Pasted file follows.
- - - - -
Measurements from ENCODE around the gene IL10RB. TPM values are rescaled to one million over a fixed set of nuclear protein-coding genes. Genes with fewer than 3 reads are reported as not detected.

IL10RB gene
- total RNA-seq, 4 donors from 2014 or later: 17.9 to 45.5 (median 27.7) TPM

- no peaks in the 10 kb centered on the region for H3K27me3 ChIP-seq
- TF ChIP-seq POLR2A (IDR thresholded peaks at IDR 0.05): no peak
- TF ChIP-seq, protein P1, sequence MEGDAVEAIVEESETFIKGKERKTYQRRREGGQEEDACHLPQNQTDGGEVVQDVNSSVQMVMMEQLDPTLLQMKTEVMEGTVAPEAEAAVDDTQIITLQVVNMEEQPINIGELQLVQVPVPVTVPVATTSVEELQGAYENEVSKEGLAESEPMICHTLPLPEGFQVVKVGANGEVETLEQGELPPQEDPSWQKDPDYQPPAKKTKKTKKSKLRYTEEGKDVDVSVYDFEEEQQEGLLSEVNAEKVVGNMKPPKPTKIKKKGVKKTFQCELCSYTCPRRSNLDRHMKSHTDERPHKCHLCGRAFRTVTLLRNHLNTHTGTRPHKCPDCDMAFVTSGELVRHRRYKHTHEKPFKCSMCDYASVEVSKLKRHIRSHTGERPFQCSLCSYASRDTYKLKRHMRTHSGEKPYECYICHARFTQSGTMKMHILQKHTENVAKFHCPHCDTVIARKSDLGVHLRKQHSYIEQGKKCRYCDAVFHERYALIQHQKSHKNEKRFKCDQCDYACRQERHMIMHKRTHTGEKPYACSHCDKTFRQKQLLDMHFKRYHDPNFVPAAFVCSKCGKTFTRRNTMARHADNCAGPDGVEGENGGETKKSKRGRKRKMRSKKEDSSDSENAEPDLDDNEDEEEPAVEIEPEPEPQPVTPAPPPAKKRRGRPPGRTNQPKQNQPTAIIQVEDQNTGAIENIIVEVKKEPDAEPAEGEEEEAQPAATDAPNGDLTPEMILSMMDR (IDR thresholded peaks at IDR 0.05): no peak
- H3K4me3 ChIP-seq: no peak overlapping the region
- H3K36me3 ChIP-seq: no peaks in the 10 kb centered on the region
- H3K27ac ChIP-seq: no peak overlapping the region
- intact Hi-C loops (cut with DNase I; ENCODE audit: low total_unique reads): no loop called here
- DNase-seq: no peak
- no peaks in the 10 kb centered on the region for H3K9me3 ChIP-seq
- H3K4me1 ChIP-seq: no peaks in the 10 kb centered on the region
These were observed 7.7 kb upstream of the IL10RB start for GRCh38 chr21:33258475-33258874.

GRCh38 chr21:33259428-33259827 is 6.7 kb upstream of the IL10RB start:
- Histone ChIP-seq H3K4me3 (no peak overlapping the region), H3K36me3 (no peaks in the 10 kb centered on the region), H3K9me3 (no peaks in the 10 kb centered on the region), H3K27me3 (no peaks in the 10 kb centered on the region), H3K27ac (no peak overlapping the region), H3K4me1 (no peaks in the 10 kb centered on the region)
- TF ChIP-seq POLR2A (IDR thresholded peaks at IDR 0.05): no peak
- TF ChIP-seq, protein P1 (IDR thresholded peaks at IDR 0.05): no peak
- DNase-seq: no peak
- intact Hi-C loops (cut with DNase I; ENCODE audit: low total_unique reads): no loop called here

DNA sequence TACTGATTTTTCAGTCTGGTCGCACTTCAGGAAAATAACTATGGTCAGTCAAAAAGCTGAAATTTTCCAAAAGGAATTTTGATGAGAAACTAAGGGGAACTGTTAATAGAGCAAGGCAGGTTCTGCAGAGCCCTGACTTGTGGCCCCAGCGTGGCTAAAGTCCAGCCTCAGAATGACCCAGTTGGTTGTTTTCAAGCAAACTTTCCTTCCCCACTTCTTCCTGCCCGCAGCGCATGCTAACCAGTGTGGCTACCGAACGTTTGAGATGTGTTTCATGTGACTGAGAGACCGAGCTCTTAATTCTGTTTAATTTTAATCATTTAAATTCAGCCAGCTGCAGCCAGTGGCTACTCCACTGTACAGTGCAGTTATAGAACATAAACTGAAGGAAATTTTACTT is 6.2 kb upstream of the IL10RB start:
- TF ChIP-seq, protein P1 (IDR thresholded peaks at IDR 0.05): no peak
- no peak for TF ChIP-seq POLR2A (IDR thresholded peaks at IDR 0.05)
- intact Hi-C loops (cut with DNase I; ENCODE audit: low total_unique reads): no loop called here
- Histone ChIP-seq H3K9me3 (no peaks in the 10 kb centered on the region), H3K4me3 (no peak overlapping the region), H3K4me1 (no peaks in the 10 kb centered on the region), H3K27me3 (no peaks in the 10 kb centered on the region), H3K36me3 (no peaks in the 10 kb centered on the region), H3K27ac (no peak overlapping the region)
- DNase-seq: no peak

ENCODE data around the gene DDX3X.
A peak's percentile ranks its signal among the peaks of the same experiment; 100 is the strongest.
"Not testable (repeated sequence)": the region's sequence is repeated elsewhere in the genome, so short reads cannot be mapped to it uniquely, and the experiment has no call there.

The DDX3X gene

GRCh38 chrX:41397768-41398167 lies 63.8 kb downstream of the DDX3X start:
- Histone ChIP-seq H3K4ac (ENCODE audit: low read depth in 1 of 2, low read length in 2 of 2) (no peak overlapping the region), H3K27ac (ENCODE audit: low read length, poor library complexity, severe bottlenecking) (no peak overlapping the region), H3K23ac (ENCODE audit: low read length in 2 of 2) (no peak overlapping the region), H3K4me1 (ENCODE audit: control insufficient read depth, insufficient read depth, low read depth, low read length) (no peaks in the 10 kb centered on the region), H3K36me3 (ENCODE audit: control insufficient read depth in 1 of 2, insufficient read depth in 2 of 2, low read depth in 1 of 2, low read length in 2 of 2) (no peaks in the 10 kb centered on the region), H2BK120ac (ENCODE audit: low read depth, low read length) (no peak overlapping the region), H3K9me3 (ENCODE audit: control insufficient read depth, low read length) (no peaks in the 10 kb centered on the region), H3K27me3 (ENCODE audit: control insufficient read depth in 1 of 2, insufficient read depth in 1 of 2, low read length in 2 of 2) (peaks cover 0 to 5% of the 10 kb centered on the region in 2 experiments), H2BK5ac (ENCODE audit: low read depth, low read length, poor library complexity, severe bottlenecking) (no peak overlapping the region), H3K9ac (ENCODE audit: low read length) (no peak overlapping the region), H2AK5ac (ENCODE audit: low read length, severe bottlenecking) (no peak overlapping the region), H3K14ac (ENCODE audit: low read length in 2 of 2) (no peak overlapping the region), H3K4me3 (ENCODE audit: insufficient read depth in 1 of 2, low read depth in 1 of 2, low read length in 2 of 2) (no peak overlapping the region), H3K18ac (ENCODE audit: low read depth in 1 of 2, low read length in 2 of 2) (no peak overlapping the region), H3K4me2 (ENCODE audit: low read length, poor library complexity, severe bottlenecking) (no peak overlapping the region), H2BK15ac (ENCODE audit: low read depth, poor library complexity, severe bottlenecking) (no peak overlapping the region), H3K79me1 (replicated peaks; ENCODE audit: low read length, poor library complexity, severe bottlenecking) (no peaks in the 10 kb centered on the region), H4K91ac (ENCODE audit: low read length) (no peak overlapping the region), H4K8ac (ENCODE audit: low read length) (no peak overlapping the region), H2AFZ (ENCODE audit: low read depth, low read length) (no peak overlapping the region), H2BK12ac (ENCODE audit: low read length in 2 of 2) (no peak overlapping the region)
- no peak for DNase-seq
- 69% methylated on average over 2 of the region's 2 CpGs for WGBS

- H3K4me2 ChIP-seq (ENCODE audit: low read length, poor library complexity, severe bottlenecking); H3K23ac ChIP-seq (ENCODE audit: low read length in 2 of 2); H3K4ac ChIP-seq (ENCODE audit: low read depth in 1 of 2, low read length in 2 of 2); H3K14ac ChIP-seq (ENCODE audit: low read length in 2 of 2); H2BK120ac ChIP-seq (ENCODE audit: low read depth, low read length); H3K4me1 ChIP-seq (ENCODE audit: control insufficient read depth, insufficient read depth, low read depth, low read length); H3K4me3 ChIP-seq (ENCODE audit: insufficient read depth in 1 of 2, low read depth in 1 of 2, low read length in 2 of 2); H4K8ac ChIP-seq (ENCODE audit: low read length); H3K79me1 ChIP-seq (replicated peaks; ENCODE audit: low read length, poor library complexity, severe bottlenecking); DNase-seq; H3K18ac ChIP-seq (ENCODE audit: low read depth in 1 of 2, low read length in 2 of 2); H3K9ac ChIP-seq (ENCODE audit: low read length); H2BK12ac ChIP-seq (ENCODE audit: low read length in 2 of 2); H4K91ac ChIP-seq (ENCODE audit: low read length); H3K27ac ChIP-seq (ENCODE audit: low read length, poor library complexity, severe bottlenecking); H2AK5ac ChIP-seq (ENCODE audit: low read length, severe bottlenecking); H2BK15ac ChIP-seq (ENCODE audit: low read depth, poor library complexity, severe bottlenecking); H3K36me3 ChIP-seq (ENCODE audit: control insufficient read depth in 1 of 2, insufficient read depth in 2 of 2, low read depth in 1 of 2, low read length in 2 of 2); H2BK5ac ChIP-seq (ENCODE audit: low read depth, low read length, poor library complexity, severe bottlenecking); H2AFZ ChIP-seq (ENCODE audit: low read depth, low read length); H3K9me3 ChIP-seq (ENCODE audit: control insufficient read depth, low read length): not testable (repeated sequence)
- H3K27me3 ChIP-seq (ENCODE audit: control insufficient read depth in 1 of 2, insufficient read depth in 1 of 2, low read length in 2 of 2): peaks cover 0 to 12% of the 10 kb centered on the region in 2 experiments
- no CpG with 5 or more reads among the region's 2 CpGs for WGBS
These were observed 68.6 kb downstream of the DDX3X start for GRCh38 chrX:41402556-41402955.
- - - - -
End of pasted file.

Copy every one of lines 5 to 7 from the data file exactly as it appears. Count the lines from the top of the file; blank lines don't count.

- TF ChIP-seq POLR2A (IDR thresholded peaks at IDR 0.05): no peak
- TF ChIP-seq, protein P1, sequence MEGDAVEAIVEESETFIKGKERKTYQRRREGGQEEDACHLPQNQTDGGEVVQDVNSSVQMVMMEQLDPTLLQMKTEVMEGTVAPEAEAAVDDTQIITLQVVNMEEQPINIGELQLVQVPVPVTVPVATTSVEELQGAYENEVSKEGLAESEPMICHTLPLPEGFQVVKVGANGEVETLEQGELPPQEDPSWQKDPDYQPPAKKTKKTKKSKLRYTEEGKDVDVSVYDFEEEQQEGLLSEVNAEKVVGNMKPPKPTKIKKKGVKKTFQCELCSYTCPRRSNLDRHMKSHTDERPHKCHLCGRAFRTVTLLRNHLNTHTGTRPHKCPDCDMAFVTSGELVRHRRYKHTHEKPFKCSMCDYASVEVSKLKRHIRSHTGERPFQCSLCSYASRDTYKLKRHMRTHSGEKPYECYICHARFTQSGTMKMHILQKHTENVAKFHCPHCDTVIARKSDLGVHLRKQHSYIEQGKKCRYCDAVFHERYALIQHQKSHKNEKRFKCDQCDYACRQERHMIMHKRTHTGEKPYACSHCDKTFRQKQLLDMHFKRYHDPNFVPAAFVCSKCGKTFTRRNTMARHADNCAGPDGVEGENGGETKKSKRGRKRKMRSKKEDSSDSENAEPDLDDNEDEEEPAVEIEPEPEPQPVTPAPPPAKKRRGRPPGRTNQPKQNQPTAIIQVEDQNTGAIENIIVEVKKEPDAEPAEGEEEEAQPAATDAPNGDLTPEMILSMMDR (IDR thresholded peaks at IDR 0.05): no peak
- H3K4me3 ChIP-seq: no peak overlapping the region